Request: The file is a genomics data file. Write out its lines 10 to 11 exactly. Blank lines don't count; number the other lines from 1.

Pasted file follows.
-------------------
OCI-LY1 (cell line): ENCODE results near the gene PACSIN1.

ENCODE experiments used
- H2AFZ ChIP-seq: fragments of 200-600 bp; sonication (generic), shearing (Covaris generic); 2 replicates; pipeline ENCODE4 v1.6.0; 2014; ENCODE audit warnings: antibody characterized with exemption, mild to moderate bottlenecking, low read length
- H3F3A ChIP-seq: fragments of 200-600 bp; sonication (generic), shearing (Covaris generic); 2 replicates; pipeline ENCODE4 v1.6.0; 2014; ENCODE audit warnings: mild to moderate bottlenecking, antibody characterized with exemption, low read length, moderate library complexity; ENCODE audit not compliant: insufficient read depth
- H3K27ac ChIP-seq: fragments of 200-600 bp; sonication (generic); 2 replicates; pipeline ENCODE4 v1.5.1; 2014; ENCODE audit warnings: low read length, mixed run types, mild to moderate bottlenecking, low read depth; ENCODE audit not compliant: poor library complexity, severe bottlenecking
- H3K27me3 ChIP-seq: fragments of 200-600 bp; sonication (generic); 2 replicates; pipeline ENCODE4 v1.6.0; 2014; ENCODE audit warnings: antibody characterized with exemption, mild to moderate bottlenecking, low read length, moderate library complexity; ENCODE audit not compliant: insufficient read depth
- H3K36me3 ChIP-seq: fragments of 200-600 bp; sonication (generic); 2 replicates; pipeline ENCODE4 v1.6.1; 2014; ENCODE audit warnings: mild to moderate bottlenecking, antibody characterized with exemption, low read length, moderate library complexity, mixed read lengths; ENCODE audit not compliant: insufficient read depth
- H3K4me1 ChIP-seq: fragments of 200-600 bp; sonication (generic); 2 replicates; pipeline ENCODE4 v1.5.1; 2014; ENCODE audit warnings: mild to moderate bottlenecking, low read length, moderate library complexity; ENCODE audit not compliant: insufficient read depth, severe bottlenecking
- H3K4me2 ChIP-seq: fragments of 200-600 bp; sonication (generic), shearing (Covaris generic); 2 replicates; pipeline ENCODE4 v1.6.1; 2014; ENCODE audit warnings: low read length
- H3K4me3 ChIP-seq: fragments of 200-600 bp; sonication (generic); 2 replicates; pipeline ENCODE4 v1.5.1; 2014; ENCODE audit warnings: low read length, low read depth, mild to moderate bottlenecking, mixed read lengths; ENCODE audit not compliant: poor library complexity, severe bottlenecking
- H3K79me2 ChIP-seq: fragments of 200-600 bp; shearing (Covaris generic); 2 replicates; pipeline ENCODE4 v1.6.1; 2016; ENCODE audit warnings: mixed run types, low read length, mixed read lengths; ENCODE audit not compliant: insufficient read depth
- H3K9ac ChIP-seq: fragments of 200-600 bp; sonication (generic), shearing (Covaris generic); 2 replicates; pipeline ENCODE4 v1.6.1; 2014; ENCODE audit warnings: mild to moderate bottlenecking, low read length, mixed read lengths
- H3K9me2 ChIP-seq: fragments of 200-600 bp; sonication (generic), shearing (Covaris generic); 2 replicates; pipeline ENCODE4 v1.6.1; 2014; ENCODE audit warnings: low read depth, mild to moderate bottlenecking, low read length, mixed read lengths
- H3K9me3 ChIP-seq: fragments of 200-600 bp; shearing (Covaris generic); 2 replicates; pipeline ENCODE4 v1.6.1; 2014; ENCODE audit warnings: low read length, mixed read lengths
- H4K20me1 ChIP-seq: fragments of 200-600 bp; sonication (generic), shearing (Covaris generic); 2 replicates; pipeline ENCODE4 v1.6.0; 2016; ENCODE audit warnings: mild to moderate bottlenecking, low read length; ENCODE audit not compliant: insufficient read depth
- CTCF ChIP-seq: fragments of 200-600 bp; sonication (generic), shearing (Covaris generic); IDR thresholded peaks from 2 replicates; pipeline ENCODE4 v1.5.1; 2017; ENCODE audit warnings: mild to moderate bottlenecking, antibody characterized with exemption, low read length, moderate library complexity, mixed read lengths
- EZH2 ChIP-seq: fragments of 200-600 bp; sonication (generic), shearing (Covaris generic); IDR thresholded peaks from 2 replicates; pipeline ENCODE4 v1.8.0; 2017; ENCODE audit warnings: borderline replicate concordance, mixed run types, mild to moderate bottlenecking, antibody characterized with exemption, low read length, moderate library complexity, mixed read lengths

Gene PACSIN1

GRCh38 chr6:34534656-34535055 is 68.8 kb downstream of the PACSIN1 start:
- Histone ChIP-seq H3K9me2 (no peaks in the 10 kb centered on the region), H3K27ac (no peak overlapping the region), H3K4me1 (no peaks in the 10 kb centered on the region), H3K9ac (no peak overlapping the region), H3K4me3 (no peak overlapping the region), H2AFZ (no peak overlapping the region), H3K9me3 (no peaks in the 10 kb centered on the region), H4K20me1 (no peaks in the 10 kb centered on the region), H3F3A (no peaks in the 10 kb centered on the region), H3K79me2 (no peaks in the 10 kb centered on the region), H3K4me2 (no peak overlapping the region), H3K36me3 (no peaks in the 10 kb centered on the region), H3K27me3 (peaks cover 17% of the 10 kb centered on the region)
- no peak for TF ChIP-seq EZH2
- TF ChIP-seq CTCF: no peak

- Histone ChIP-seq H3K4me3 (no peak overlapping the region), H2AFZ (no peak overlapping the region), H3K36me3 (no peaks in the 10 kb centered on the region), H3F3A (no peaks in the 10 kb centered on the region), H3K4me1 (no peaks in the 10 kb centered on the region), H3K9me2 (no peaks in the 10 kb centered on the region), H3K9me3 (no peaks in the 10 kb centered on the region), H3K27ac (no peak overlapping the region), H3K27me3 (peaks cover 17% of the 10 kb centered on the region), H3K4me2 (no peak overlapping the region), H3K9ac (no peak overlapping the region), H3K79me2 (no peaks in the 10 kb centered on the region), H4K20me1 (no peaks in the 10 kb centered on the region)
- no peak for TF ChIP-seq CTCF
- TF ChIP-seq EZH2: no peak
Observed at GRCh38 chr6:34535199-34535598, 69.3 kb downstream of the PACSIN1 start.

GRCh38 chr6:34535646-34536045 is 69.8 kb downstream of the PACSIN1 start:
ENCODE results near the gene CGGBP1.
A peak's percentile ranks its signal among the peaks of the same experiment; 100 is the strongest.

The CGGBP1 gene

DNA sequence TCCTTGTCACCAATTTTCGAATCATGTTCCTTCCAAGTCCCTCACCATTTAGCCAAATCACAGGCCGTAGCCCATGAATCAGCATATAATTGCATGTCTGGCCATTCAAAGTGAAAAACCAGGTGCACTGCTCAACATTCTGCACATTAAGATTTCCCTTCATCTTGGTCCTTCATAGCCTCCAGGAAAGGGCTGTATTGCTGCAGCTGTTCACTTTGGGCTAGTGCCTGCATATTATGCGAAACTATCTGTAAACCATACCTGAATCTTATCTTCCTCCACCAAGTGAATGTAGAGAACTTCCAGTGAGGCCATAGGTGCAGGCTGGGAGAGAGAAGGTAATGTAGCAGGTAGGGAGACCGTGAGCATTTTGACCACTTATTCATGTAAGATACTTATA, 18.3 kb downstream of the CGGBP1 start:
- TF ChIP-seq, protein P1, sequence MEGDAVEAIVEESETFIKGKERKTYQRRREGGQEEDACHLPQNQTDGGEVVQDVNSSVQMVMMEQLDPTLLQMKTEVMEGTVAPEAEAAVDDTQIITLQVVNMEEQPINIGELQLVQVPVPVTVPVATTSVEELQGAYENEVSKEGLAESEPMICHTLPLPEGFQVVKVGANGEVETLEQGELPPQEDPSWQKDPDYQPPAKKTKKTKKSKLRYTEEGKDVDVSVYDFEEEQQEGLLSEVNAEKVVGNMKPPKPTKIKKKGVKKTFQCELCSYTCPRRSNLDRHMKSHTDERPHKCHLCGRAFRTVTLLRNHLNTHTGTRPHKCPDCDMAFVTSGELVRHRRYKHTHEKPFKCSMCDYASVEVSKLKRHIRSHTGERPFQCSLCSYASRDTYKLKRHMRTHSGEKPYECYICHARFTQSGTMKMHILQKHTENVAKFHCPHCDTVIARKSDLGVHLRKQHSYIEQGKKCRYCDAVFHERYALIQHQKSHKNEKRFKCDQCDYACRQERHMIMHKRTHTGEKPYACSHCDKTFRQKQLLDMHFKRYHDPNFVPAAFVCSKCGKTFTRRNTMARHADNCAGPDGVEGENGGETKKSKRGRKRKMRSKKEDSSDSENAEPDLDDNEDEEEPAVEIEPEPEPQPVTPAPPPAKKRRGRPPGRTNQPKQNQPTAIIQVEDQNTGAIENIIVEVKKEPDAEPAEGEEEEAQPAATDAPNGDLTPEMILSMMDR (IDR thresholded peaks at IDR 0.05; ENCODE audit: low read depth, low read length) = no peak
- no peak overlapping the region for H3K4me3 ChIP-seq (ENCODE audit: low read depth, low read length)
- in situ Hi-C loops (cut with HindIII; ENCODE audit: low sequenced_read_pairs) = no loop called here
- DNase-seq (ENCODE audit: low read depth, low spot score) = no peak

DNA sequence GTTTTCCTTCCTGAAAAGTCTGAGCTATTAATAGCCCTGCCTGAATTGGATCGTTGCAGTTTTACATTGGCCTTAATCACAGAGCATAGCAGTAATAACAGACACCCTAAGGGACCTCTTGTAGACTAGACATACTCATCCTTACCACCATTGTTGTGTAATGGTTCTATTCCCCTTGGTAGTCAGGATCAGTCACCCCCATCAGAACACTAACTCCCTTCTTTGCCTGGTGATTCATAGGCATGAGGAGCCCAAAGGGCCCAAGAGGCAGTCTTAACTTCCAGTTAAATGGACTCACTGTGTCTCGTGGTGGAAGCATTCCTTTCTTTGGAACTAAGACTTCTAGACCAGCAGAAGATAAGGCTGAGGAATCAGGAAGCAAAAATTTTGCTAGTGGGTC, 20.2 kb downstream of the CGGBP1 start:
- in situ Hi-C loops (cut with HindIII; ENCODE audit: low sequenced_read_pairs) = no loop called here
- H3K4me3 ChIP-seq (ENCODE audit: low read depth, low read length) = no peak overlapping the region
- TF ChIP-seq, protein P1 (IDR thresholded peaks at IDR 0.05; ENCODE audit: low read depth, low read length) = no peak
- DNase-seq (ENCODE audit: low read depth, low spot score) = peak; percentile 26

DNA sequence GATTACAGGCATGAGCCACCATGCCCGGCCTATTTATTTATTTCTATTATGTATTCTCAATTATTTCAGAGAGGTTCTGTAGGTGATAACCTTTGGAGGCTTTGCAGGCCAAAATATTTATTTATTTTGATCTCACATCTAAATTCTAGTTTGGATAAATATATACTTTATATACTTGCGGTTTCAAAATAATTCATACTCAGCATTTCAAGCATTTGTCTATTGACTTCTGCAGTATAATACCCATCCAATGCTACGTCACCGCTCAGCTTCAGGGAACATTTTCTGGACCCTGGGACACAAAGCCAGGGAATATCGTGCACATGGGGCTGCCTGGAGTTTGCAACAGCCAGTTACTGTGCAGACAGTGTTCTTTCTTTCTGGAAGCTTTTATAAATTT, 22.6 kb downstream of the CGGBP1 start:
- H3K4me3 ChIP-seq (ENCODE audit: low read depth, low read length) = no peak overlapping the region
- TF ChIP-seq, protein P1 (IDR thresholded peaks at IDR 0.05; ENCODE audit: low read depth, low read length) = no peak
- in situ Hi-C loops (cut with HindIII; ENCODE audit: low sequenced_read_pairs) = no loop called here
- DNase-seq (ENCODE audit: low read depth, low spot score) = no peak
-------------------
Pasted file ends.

- H3K4me3 ChIP-seq: fragments of 200-600 bp; sonication (generic); 2 replicates; pipeline ENCODE4 v1.5.1; 2014; ENCODE audit warnings: low read length, low read depth, mild to moderate bottlenecking, mixed read lengths; ENCODE audit not compliant: poor library complexity, severe bottlenecking
- H3K79me2 ChIP-seq: fragments of 200-600 bp; shearing (Covaris generic); 2 replicates; pipeline ENCODE4 v1.6.1; 2016; ENCODE audit warnings: mixed run types, low read length, mixed read lengths; ENCODE audit not compliant: insufficient read depth